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The Case for Bear Spray

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The Case for Bear Spray

The other side of the grizzly debate

 

“Some experts discourage people from depending on a handgun unless they are in law enforcement or frequently train for high-pressure situations,” writes Zimo, in the “Ask Zimo” column for the Idaho Statesman. “Most people just aren’t going to be poised or accurate enough under pressure to make a lethal shot from a handgun during a bear or cougar attack.”

Local outdoors writer and photographer Tim Christie would agree. “I’ve interviewed several people for articles who have been attacked and almost to a person they’ve all said that the emotional reactions were overwhelming. Some shot the bear and killed it... a couple of them were carrying a shotgun, a much better weapon than a rifle, most using double ought buck shot, which is three or four large pellets which spread out, increasing the odds of making a killing shot.”

He has some personal experience to back that up as well, from a grizzly bear encounter at Glacier National Park.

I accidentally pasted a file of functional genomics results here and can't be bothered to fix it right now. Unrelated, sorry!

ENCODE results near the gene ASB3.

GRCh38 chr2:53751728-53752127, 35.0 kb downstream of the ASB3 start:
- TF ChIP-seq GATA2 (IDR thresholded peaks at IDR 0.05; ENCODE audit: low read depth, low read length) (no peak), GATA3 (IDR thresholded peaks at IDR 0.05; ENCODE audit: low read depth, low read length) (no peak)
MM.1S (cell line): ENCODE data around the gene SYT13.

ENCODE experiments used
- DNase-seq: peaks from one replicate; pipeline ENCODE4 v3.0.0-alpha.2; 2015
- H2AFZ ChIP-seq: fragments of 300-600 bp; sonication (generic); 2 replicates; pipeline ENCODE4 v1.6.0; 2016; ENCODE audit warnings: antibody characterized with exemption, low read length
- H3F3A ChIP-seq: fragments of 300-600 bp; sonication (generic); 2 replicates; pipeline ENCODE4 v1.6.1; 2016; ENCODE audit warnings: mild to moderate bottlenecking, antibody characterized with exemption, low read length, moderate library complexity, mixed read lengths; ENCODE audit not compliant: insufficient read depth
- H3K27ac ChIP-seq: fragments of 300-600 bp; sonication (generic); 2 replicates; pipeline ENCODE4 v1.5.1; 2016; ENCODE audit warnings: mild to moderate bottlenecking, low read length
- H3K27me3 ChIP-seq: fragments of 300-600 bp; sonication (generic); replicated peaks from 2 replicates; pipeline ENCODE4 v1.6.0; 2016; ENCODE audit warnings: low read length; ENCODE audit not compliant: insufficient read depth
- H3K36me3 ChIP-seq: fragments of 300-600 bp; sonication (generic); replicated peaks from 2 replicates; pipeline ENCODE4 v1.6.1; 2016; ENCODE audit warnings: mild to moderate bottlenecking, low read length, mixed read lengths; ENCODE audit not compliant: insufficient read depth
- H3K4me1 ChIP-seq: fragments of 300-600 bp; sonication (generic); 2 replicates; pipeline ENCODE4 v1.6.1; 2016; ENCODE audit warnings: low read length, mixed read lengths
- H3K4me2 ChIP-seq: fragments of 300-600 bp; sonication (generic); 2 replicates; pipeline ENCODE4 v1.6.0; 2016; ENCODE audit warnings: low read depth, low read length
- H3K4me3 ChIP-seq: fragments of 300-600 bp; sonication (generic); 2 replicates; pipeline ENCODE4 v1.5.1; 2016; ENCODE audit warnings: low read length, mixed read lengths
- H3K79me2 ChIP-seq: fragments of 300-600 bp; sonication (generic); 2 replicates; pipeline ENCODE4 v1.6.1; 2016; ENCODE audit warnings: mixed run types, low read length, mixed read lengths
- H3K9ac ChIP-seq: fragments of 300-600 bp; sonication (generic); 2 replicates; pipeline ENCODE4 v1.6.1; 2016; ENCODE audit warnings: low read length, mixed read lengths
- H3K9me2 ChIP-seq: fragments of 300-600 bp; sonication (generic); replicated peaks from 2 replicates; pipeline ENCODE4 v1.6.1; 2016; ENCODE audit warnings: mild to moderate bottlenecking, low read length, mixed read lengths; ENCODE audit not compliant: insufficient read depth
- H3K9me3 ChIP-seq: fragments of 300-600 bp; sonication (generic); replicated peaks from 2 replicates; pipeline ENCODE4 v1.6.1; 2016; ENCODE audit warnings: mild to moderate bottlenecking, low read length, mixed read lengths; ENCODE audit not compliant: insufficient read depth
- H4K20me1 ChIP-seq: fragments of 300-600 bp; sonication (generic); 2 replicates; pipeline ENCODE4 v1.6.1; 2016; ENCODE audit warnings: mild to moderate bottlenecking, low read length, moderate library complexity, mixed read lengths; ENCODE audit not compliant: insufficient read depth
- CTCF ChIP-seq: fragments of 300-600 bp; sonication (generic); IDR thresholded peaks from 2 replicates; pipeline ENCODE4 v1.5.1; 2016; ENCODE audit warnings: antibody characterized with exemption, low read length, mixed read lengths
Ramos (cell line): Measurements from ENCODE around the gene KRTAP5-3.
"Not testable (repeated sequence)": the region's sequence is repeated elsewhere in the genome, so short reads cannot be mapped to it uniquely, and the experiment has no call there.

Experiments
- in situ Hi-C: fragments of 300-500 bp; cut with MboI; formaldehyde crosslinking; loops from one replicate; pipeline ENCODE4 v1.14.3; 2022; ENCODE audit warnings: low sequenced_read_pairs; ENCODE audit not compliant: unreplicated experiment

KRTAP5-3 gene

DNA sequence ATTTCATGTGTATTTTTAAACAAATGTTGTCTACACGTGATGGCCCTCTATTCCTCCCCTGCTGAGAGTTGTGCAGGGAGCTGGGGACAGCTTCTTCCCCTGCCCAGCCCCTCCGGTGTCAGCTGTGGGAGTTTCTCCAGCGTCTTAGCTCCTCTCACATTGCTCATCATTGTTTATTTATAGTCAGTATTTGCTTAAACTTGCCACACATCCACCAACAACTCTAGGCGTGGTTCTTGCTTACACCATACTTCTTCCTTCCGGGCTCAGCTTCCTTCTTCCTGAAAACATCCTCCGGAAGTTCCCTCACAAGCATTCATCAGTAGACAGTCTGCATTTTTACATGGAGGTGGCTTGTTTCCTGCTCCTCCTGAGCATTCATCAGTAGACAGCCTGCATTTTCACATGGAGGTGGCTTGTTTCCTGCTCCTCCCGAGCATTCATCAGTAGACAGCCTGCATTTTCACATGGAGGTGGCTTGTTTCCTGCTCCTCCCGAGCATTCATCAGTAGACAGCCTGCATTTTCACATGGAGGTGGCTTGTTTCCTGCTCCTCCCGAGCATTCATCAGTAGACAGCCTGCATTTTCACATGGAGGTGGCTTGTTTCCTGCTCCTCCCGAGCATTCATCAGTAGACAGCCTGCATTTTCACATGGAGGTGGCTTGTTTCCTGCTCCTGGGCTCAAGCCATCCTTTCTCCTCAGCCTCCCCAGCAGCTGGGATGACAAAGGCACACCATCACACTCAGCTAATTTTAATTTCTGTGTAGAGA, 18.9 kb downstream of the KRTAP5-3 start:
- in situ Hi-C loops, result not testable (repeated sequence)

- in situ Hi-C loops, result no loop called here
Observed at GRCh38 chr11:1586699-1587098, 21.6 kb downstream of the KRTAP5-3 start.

“First, your emotional reaction to a bear attack is similar to being in a car accident,” he said. “You see it coming and yet your mind/body in many cases can’t react because it’s so overwhelming.” Deadly lethal with a rifle himself, he says, “Could I have shot the bear that attacked me in Glacier? Hell no. I was so overwhelmed I was just lucky to think clear enough to climb a tree. Plus putting a killing shot into a bear that is not running straight on, that may be weaving, moving from side to side, yet coming with contact in mind... it’s not an easy challenge. Certainly killing bear with a big bullet is possible, but bear spray is a shotgun-like blast that, according to what I’ve read, is 85 percent effective in deterring an attack. You’ve got to be able to pull off the safety, direct it, etc., but likely that’s more effective than trying to lethally shoot a charging bear. Small target, moving fast, and you’ve got to be one cool customer.”